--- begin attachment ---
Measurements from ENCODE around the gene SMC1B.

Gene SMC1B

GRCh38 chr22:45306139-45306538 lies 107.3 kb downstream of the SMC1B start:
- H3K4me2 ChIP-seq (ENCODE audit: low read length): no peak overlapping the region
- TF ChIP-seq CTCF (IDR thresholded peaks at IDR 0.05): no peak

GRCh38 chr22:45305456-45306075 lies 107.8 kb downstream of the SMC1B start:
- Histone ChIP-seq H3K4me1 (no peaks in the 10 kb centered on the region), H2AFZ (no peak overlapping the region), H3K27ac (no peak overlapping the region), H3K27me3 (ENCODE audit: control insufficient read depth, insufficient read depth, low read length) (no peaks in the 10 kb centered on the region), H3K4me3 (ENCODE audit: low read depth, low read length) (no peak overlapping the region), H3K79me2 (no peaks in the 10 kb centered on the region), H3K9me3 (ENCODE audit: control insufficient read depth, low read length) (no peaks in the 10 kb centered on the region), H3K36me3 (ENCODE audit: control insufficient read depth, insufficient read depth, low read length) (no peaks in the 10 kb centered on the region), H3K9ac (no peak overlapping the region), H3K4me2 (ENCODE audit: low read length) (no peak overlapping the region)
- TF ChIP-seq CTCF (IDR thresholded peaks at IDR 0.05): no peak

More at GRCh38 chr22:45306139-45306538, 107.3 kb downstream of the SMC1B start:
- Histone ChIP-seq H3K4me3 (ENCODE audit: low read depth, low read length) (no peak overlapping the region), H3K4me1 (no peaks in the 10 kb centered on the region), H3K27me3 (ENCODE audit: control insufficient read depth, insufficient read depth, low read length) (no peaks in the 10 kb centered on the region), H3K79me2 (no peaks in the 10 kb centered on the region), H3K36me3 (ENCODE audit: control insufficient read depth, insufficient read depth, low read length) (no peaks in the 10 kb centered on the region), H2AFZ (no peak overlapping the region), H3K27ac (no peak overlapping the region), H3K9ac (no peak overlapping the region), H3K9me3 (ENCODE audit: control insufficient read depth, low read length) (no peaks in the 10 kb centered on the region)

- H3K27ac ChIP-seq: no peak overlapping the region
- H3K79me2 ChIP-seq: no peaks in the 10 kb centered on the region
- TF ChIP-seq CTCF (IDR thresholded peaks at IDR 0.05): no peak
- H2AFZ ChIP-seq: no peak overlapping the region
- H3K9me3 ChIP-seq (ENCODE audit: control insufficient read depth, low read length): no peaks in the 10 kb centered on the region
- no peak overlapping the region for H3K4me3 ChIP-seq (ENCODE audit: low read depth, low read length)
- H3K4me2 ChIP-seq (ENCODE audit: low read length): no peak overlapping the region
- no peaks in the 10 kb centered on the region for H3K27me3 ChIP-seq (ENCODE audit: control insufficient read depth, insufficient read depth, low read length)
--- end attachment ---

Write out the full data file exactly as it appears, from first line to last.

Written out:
Measurements from ENCODE around the gene SMC1B.

Gene SMC1B

GRCh38 chr22:45306139-45306538 lies 107.3 kb downstream of the SMC1B start:
- H3K4me2 ChIP-seq (ENCODE audit: low read length): no peak overlapping the region
- TF ChIP-seq CTCF (IDR thresholded peaks at IDR 0.05): no peak

GRCh38 chr22:45305456-45306075 lies 107.8 kb downstream of the SMC1B start:
- Histone ChIP-seq H3K4me1 (no peaks in the 10 kb centered on the region), H2AFZ (no peak overlapping the region), H3K27ac (no peak overlapping the region), H3K27me3 (ENCODE audit: control insufficient read depth, insufficient read depth, low read length) (no peaks in the 10 kb centered on the region), H3K4me3 (ENCODE audit: low read depth, low read length) (no peak overlapping the region), H3K79me2 (no peaks in the 10 kb centered on the region), H3K9me3 (ENCODE audit: control insufficient read depth, low read length) (no peaks in the 10 kb centered on the region), H3K36me3 (ENCODE audit: control insufficient read depth, insufficient read depth, low read length) (no peaks in the 10 kb centered on the region), H3K9ac (no peak overlapping the region), H3K4me2 (ENCODE audit: low read length) (no peak overlapping the region)
- TF ChIP-seq CTCF (IDR thresholded peaks at IDR 0.05): no peak

More at GRCh38 chr22:45306139-45306538, 107.3 kb downstream of the SMC1B start:
- Histone ChIP-seq H3K4me3 (ENCODE audit: low read depth, low read length) (no peak overlapping the region), H3K4me1 (no peaks in the 10 kb centered on the region), H3K27me3 (ENCODE audit: control insufficient read depth, insufficient read depth, low read length) (no peaks in the 10 kb centered on the region), H3K79me2 (no peaks in the 10 kb centered on the region), H3K36me3 (ENCODE audit: control insufficient read depth, insufficient read depth, low read length) (no peaks in the 10 kb centered on the region), H2AFZ (no peak overlapping the region), H3K27ac (no peak overlapping the region), H3K9ac (no peak overlapping the region), H3K9me3 (ENCODE audit: control insufficient read depth, low read length) (no peaks in the 10 kb centered on the region)

- H3K27ac ChIP-seq: no peak overlapping the region
- H3K79me2 ChIP-seq: no peaks in the 10 kb centered on the region
- TF ChIP-seq CTCF (IDR thresholded peaks at IDR 0.05): no peak
- H2AFZ ChIP-seq: no peak overlapping the region
- H3K9me3 ChIP-seq (ENCODE audit: control insufficient read depth, low read length): no peaks in the 10 kb centered on the region
- no peak overlapping the region for H3K4me3 ChIP-seq (ENCODE audit: low read depth, low read length)
- H3K4me2 ChIP-seq (ENCODE audit: low read length): no peak overlapping the region
- no peaks in the 10 kb centered on the region for H3K27me3 ChIP-seq (ENCODE audit: control insufficient read depth, insufficient read depth, low read length)